The digital health scorecard and its underlying evaluation framework offer a pragmatic, requirements-driven, and impact-focused approach to evaluating the digital health landscape. Our study provides a practical demonstration for implementing standards-based assessment that produces accessible and meaningful results for clinicians and patients. While future research is still needed to validate the digital health scorecard approach, this study is a formative step in advancing a theoretical concept to a real-world application. The road to validating digital health will take resources, collaboration, and time. We believe an important next step is to establish an evaluation process that reflects the real-world needs of stakeholders in healthcare. The digital health scorecard represents one possible path.
Methods app selection process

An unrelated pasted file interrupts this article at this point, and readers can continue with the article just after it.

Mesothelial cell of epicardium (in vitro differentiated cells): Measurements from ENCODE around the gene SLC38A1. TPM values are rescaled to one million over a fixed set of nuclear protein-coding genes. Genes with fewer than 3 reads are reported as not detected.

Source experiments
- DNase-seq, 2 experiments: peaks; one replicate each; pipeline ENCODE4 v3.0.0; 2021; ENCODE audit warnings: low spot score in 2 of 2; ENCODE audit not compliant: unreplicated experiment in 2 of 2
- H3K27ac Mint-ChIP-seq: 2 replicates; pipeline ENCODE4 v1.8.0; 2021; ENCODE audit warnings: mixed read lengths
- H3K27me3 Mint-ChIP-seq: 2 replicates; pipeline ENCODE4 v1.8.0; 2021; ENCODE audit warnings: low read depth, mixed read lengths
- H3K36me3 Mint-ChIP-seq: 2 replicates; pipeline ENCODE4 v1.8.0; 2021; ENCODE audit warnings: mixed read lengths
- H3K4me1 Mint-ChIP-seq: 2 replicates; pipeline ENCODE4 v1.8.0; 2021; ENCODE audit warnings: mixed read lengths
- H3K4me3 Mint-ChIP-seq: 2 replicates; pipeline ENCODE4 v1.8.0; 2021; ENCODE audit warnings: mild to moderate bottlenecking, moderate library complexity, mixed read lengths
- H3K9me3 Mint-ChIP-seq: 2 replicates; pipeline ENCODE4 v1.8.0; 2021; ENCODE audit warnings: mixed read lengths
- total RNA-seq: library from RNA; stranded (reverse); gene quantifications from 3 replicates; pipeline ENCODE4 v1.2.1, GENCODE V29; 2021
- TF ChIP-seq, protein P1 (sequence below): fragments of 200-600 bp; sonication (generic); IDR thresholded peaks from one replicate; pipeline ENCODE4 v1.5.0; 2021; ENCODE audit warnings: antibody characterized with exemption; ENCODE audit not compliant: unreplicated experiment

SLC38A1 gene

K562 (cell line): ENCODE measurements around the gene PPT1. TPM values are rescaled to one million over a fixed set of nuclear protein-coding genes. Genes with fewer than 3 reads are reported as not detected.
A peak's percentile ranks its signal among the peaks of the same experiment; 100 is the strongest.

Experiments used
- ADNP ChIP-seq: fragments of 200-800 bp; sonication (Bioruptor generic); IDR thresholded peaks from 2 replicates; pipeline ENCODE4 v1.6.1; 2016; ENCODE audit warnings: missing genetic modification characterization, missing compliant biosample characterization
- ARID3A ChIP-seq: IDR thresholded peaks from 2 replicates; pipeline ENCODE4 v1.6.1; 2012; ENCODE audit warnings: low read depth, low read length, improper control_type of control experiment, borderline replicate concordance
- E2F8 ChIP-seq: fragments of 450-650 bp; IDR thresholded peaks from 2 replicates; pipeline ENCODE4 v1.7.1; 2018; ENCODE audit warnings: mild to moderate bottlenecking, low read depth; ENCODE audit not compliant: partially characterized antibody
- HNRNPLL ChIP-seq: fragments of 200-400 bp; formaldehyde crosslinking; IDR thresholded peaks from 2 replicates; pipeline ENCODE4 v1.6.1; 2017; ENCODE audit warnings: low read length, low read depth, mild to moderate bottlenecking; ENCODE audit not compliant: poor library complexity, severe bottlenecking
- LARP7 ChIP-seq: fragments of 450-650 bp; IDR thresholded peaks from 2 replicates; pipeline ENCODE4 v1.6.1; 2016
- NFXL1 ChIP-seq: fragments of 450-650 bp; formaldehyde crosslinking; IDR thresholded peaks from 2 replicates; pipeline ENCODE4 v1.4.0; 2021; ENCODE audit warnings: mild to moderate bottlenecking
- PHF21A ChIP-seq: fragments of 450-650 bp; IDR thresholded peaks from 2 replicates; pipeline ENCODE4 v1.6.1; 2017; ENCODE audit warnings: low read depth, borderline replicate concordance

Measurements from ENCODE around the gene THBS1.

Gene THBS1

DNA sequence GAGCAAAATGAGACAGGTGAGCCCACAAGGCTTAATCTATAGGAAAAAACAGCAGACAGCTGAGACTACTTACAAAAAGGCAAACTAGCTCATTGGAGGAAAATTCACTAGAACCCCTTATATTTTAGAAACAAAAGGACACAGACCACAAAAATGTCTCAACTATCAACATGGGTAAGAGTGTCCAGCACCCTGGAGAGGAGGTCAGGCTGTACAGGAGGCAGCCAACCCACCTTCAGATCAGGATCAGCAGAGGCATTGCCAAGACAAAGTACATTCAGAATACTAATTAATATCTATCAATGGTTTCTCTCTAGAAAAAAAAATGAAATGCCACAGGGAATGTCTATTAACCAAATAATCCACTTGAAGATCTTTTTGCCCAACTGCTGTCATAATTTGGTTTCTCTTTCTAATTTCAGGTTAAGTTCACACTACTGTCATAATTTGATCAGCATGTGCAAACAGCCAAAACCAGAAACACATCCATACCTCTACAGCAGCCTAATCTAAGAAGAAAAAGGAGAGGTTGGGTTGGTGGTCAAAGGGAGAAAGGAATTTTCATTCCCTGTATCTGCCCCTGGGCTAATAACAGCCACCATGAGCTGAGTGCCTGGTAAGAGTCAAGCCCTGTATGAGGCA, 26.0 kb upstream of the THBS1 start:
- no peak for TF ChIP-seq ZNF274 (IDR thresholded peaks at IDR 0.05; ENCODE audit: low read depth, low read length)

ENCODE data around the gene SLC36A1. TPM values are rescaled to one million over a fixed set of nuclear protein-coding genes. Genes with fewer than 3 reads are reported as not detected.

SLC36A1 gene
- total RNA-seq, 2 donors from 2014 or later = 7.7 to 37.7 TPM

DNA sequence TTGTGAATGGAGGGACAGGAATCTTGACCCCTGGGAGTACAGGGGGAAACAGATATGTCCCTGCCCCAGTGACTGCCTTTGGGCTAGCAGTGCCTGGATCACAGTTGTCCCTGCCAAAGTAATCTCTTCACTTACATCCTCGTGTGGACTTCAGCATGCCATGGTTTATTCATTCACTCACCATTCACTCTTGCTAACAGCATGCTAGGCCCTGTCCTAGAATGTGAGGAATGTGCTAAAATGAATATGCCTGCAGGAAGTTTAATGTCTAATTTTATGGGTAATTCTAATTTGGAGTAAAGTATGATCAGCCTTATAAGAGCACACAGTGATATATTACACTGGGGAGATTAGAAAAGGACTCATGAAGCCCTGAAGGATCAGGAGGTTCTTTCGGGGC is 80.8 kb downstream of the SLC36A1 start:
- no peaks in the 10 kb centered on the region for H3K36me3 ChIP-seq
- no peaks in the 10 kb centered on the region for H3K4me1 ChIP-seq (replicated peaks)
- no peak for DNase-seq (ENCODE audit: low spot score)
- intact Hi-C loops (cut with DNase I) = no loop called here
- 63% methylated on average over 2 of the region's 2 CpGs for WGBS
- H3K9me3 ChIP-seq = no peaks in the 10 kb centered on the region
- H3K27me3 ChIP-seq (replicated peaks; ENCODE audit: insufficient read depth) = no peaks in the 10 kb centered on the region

A summary of the digital health scorecard approach below is outlined in Fig. 8. We first used a structured search query using 6 search terms to identify cancer related apps on US Android Google Play and Apple iTunes store. The search terms used were “cancer”, “cancer support”, “cancer care”, “breast cancer”, “prostate cancer”, and “best cancer apps”. Apps were eligible to be included in this review if they met all of the following criteria: (1) apps that aimed to support patients, (2) apps related to cancer, (3) apps with a star rating, (4) apps that were in English, and (5) apps that were targeted into one of our four domains of interest. These domains of interest were identified as most important through stakeholder engagement with patients and clinicians in an iterative process, and include prevention, management, social support, and education. This resulted in a preliminary review of 97 apps by a multidisciplinary team. We aimed to include apps that were used by a large number of patients or individuals, and further excluded apps that had a star rating below 3.5 and/or fewer than 5 user reviews. We then identified 22 oncology apps for substantive evaluation based on the composite ranking of the highest ratings and number of reviews as of July 15, 2019. Information about this apps retrieved from the search was entered into an electronic spreadsheet. The information entered included name of the app, name of the developer, cost, app store or stores in which the app was available, and the search term or terms that retrieved the app. App Evaluation Process App validation was then performed by applying a previously described framework7, which encompassed evaluation across the following domains: technical, clinical, usability, and cost. In addition, per the framework, end-user requirements were identified and assessed. The app focus areas and end-user requirements were determined and validated through design thinking sessions with key stakeholders detailed below. Each app was downloaded and tested by two independent app developers who completed the technical, usability, and end-user requirement evaluations for each app. A group of three physicians performed the clinical domain evaluation—including two hematology–oncology specialists. Purchase price was recorded at the time of download for all apps. The domains of evaluation are summarized briefly below. A detailed summary of the individual elements of evaluation are provided in Supplement 1.